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Highlights

The federal government is accountable for how its agencies and grantees spend more than $2 trillion of taxpayer dollars and is responsible for safeguarding those funds against improper payments as well as for recouping those funds when improper payments occur. The Congress enacted the Improper Payments Information Act of 2002 (IPIA) and the Recovery Auditing Act to address these issues. Fiscal year 2006 marked the third year that agencies were required to report improper payment and recovery audit information in their Performance and Accountability Reports. The Department of Homeland Security (DHS) reported limited information during these 3 years. GAO was asked to (1) determine the extent to which DHS has implemented the requirements of IPIA, (2) identify actions DHS has under way to improve IPIA compliance and reporting, and (3) determine what efforts DHS has in place to recover improper payments. To accomplish this, GAO analyzed DHS's internal guidance and action plans, and reviewed information reported in its Performance and Accountability Reports.

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Recommendations

Recommendations for Executive Action

Agency Affected Recommendation Status
Department of Homeland Security To help improve its efforts to implement IPIA and recover improper payments, the Secretary of Homeland Security should direct the Chief Financial Officer to maintain oversight and control over critical milestones identified in the DHS corrective action plan for IPIA compliance so that DHS components stay on track, specifically in regard to identifying programs and performing risk assessments and any related testing.
Closed - Implemented
During fiscal year 2008, the Department of Homeland Security's (DHS) Office of the Chief Financial Officer (OCFO) revised its Improper Payments Reduction Guidebook to include procedures for the OCFO to oversee and monitor DHS components' compliance with the Improper Payments Information Act (IPIA). Beginning in fiscal year 2009, DHS performed testing on all of the programs that it identified as high risk of improper payments during the risk assessment process, and prepared the necessary corrective action plans. Testing results and related corrective action plans were published in DHS' 2009 AFR. DHS' actions taken to perform risk assessments and related testing (including the OCFO's oversight of these efforts) enabled DHS' auditors to report that DHS was in compliance with IPIA in 2009 and 2010.
Department of Homeland Security To help improve its efforts to implement IPIA and recover improper payments, the Secretary of Homeland Security should direct the Chief Financial Officer to require all applicable components to determine and document how they plan to assess their grant programs to determine whether they are at high risk for issuing significant improper payments, and, if necessary, test these grant programs.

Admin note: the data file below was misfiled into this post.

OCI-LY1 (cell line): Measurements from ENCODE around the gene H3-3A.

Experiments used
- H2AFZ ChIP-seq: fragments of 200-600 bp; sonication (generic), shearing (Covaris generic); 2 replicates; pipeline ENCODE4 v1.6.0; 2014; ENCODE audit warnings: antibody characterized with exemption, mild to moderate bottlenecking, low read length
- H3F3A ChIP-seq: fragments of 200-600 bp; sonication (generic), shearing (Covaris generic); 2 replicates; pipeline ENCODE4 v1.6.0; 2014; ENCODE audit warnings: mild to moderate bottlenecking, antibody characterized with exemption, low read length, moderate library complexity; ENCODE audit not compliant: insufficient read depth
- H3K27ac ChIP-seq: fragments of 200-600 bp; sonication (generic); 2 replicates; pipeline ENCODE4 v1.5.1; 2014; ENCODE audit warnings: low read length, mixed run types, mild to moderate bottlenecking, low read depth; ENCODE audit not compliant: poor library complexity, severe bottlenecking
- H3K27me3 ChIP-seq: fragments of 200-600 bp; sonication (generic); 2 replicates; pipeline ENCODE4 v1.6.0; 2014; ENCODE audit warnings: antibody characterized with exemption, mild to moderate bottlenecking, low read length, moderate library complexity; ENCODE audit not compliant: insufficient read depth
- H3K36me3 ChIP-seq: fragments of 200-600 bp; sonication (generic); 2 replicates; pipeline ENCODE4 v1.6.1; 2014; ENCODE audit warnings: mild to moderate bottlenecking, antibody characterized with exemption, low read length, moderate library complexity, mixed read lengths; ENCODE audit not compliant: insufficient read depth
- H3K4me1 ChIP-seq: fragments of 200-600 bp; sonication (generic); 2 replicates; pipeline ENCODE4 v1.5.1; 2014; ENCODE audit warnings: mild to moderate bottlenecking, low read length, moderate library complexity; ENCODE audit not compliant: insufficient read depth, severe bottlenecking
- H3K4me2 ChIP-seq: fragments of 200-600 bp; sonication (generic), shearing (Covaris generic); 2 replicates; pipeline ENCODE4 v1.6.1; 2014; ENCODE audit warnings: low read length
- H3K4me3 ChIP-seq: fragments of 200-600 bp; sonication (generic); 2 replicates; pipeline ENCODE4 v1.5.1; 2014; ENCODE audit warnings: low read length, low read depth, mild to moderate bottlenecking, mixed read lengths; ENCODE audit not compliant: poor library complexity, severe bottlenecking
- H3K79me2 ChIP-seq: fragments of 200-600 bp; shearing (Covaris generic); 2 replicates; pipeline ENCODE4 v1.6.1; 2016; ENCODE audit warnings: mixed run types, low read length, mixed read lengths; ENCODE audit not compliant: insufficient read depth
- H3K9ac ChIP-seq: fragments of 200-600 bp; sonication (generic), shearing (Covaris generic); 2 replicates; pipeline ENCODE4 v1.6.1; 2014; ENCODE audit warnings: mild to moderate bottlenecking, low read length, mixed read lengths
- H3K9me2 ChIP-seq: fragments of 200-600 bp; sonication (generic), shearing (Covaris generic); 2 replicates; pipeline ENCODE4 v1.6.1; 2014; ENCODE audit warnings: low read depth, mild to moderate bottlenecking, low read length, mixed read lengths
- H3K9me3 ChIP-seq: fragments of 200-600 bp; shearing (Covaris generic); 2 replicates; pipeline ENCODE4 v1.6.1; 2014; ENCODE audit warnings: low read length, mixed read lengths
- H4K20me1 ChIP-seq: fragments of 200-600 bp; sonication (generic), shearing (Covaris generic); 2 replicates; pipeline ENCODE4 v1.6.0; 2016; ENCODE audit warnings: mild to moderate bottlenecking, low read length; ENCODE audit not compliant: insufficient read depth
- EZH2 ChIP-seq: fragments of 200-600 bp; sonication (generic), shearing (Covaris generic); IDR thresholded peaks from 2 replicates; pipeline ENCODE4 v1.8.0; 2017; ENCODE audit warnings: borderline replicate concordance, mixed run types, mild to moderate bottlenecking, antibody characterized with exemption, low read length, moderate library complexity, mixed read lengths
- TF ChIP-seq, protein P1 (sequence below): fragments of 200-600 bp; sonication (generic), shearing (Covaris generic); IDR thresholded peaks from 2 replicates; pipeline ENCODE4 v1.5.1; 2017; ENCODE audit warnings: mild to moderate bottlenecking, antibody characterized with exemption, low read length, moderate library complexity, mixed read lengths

Closed - Implemented
The Department of Homeland Security's (DHS) Office of the Chief Financial Officer issued guidance, the Improper Payments Reduction Guidebook, to assist components in preparing risk assessments for their grant programs. Specifically, the guidebook, dated May 26, 2011, provides guidance concerning grant program improper payment risk documentation, including guidance on risk conditions and scoring criteria. Our review of FEMA's risk assessments for 2008, 2009, and 2010, showed that applicable grant programs were appropriately assessed and tested.
Department of Homeland Security To help improve its efforts to implement IPIA and recover improper payments, the Secretary of Homeland Security should direct the Chief Financial Officer to provide oversight and monitor the progress of all applicable DHS components to successfully perform and report on their recovery auditing efforts.
Closed - Implemented
To provide oversight and monitoring of components recovery auditing efforts, the Department of Homeland Security (DHS) hired contractors to perform recovery audits for their applicable components. The recovery audit work was completed in stages for DHS components and reported in the appropriate year's DHS financial report. Specifically, during fiscal year 2011 recovery audit work was completed and reported for the United States Customs and Boarder Protection for 2010 payments. During fiscal year 2010, recovery audit work was completed and reported for the United States Coast Guard and Immigrations and Customs Enforcement for 2009 payments and the Federal Emergency Management Agency for 2008 payments. DHS actions met the intent of our recommendation.
Department of Homeland Security To help improve its efforts to implement IPIA and recover improper payments, the Secretary of Homeland Security should direct the Chief Financial Officer to, similar to the required reporting on efforts to recover improper payments made to contractors under the Recovery Auditing Act, develop procedures for reporting in its annual Performance and Accountability Reports on the results of yearly efforts to recover any other known improper payments identified under IPIA, by the DHS Office of the Inspector General, or other external auditors.
Closed - Implemented
On July 9, 2013, DHS's Office of Chief Financial Officer provided GAO its "Risk Management & Assurance Division, Improper Payments Program Standard Operating Procedures" (dated July 8, 2013) that documents the processes and procedures for administering DHS' Improper Payment program. The document includes procedures for reporting the amount of improper payments recovered through methods other than the Recovery Audit in DHS' annual financial report.

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